The natural world has a story to tell. Trees arch majestically into the sky, each branch and leaf a tale of years turning to decades turning to centuries. Water carves rocks, drop by drop, until they become canyons. And sometimes, the stories the natural world tells are helped along by human hands. We build and create and shape, leaving our mark on all the places we’ve touched. What’s left behind is the story of a people, of a world and time before us, of who they were and what mattered to them. You can find some of those stories in the rock art of Kakadu National Park in Australia’s Northern Territory.
The park, which is a UNESCO World Heritage Site, is home to thousands of spectacular examples of Aboriginal art that date back at least 20,000 years. Nestled among the park’s 20,000 square kilometers (8,000 square miles), the rock drawings depict the daily lives of the Bininj/Mungguy who have called the area home for over 60,000 years. The paintings, or kunbim, reflect hunting practices, historical, educational, and social stories, and some were just for fun. Some of the images were sorcery paintings, and could only be painted by those who knew exactly the power the images held. These images, of wildlife, of spirits, of early contact with Europeans, represent the longest historical records of any civilization on earth.
What is perhaps the most stunning collection of art is Ubirr, which not only depicts the day-to-day life of Aboriginal people, but also recounts some of the earliest meetings between Aboriginal and non-Aboriginal people. Many of the drawings are also excellent examples of a style called X-ray art, in which figures—both human and animal—are depicted with internal organs and bone structures. Rock art in Ubirr also tracks the past with a painting of the thylacine (also known as the Tasmanian tiger), a species that has been extinct on the Australian mainland for more than 2,000 years.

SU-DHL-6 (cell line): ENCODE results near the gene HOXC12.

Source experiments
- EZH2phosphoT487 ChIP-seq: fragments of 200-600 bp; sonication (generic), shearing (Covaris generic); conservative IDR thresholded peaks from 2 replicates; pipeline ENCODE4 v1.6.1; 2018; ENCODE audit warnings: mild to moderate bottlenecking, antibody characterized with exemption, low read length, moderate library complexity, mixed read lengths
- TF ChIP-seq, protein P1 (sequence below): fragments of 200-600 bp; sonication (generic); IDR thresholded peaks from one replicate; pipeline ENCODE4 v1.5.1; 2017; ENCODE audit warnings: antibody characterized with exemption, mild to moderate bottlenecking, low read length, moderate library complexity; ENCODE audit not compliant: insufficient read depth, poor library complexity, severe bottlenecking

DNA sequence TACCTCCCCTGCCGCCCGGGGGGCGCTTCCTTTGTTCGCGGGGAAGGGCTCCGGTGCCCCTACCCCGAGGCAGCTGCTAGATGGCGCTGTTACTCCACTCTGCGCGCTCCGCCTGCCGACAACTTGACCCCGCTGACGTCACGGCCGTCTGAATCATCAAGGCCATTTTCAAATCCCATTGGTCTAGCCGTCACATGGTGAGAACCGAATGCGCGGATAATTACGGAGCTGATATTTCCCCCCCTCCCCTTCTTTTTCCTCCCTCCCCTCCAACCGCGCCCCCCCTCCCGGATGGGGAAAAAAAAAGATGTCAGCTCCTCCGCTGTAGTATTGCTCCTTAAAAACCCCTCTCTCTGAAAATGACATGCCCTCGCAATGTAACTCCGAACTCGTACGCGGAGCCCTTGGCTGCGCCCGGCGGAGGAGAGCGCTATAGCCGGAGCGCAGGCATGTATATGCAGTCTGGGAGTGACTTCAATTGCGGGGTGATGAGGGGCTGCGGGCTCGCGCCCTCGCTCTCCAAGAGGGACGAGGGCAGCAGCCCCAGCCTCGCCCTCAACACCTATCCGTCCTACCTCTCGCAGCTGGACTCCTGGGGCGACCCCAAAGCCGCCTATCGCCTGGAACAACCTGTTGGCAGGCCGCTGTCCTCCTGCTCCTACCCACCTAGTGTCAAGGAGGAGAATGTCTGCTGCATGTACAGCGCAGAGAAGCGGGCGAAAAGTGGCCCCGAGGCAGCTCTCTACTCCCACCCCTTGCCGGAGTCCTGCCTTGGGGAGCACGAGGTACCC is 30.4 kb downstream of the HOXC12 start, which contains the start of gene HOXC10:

As vivid as these images are, there are still tales that are held closely in the community. The original meanings behind some drawings have been lost or are reserved for select members of the community. There are also paintings where the history remains private, only known to a certain few.
Though the artwork may be ancient, the lineage of its creators stretches into the present, and many of the drawings represent practices that are still in use today. The artwork is a glimpse at a past that is kept alive in the present.
As First Nations conservationist and storyteller Lille Madden explained in a 2022 Conde Nast Traveler article, “When you go to a place, it’s beautiful to look at this tree or forest, but when you hear stories that have been passed down through generations about the significance of that place, that deeper connection and understanding grounds you so much more.”
Know Before You Go
Park passes are required. Price varies based on season, children 4 and under are free.
The main rock art galleries are at Ubirr and Burrungkuy (Nourlangie). Kakadu is a beautiful, wild place, with lots to explore. Due to the long stretches of land, it's good to make sure you are well-equipped for a safe trip. It's good practice to always check the road conditions and weather before traveling. Camping in the park is permitted at the two campgrounds—one managed campground suitable for families and RVs, the other backcountry camping with fewer amenities— near the rock art. Both operate on a first-come-first served basis, but there are required fees. Some parts of the park will not have cell phone reception, so plan accordingly.
Most travelers plan their travel in the dry season (April to October), but adventurous travelers who choose to visit in the wet season will be rewarded with overflowing waterfalls, impressive lighting shows, and thriving wildlife. Guided tours of the rock art are available during the dry season, and the rock art at Burrungkuy (Nourlangie) is open for self-guided tours during the rainy season.